Polyarteritis Nodosa in a Patient with Type 1 Autoimmune Hepatitis
ABSTRACT Polyarteritis nodosa is a systemic necrotizing vasculitis that affects small- and medium-sized arteries. Liver involvement in patients with polyarteritis nodosa has been described, and ranges from asymptomatic elevation of aminotransferases to hepatic aneurysm rupture. We describe the case of a patient with type 1 autoimmune hepatitis and compensated liver cirrhosis who developed classic polyarteritis nodosa, complicated with cytomegalovirus and repeated urinary tract infections. After a long bedridden hospitalization, the patient's condition was stabilized. She is currently in good health, with well-controlled blood pressure, and stable kidney and liver function. To our knowledge, this is the first case report in the literature with concurrent appearance of both diseases.
Seminars in Liver Disease 03/1984; 4(1):1-12. DOI:10.1055/s-2008-1040641 · 5.12 Impact Factor
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ABSTRACT: Hepatitis B virus (HBV)-related polyarteritis nodosa (PAN) is a rare disease whose frequency has been decreasing over the past 10 years. We evaluated 41 patients with HBV-related PAN to determine the circumstances leading to infection, the clinical features of vasculitis, the prognostic factors, and the response to therapy. Most patients were first treated briefly with corticosteroids, and all were included in 2 nonrandomized prospective therapeutic trials of an antiviral agent (35 patients with vidarabine, 6 patients with interferon-alpha 2b) and plasma exchanges. The mean duration of follow-up was 69.6 +/- 44.8 months. At the end of the study, 21 (51.2%) patients had seroconverted to anti-HBeAb and 10 (24.4%) also had seroconverted to anti-HBsAb. In all, 23 (56%) patients no longer expressed serologic evidence of HBV replication. All 33 (80.5%) patients still alive at the end of follow-up recovered from PAN. Nineteen also recovered from HBV infection and were considered to be cured; 13 patients had persistent HBV infection and were considered to be in clinical recovery; and 1 patient was in remission, maintained with steroid therapy. Eight patients died during the study period; 3 deaths were directly attributable to PAN. HBV-related PAN is an acute disease, occurring shortly after infection and sharing the characteristics of classic PAN. It is not an antineutrophil cytoplasm antibodies (ANCA)-mediated vasculitis. The outcome was good for patients treated with short-term steroid therapy, antiviral agents, and plasma exchanges. We propose this protocol as the first treatment for HBV-related PAN, because it surpasses the conventional treatment with corticosteroids and cyclophosphamide, which facilitates viral replication and the development of chronic HBV infection.Medicine 10/1995; 74(5):238-53. · 4.87 Impact Factor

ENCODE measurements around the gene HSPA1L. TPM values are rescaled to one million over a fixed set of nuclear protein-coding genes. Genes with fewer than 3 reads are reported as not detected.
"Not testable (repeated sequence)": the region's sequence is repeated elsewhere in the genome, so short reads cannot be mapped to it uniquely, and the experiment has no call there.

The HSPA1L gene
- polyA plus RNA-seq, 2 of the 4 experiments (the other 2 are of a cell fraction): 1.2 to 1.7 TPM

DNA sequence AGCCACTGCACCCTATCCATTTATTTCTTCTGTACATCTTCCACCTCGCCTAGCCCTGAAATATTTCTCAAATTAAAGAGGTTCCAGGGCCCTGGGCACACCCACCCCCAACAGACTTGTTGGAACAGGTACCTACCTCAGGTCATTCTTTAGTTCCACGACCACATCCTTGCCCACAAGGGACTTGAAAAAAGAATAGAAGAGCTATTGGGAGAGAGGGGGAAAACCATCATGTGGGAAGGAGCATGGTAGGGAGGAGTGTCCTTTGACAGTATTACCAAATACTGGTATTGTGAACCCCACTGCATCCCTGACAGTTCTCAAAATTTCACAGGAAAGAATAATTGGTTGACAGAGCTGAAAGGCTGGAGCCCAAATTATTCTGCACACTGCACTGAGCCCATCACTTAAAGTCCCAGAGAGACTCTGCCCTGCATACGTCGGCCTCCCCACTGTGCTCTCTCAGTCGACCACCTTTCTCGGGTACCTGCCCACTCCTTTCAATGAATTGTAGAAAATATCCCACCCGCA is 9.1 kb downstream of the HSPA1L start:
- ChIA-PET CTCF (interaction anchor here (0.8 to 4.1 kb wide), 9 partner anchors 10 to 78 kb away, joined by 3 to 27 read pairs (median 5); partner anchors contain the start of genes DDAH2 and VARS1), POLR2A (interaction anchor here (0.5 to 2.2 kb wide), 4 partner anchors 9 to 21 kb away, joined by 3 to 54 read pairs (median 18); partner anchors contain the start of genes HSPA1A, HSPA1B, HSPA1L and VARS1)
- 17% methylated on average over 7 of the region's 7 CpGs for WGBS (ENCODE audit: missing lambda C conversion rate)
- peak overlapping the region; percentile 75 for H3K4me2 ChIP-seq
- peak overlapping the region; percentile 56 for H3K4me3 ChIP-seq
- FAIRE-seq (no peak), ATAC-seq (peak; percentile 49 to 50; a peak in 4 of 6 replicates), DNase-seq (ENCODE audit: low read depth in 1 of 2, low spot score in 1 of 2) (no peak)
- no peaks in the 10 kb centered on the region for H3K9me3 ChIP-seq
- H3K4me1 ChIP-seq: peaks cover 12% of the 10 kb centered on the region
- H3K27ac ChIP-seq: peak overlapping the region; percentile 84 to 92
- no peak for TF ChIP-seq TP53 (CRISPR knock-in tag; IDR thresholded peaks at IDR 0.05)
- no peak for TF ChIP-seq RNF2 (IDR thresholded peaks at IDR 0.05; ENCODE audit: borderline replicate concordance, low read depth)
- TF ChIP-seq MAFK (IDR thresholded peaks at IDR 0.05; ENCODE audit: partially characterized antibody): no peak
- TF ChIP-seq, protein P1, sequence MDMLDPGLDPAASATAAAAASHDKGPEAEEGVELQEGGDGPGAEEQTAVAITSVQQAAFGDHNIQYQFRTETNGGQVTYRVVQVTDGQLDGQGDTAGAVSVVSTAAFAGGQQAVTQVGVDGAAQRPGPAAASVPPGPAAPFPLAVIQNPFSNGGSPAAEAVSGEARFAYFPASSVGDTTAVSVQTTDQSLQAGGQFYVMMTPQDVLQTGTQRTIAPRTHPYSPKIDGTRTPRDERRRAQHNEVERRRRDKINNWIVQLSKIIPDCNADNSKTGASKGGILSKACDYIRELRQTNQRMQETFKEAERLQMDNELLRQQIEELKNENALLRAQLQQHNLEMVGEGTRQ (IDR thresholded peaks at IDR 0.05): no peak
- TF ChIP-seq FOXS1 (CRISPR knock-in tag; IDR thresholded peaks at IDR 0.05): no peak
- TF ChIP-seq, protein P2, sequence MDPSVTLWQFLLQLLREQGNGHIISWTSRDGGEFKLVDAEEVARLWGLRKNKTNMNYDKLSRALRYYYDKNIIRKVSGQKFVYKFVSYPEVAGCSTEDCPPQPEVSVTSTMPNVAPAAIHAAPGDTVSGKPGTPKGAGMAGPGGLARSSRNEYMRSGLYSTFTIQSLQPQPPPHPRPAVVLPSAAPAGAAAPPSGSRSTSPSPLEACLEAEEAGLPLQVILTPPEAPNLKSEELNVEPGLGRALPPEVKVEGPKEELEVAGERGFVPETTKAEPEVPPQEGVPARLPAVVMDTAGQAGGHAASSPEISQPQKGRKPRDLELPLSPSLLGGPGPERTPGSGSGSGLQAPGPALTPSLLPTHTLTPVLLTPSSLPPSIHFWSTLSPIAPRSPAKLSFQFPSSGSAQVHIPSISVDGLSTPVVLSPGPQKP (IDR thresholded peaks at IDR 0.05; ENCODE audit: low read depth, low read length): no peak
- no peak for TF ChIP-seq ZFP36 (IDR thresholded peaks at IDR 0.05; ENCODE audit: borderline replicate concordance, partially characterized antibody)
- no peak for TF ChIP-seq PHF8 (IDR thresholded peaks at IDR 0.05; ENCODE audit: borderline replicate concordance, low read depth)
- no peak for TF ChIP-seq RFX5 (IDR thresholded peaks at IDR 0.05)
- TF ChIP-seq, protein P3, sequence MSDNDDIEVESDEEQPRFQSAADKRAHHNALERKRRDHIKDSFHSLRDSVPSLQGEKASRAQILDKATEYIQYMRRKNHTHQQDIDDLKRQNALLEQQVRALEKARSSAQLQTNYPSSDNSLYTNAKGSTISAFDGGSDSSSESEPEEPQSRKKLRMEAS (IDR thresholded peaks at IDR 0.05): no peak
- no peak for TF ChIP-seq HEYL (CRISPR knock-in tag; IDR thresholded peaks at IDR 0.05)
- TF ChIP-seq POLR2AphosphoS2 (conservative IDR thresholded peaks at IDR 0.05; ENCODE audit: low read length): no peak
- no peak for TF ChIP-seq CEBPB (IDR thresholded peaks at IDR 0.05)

British journal of rheumatology 01/1997; 35(12):1333-4. DOI:10.1093/rheumatology/35.12.1333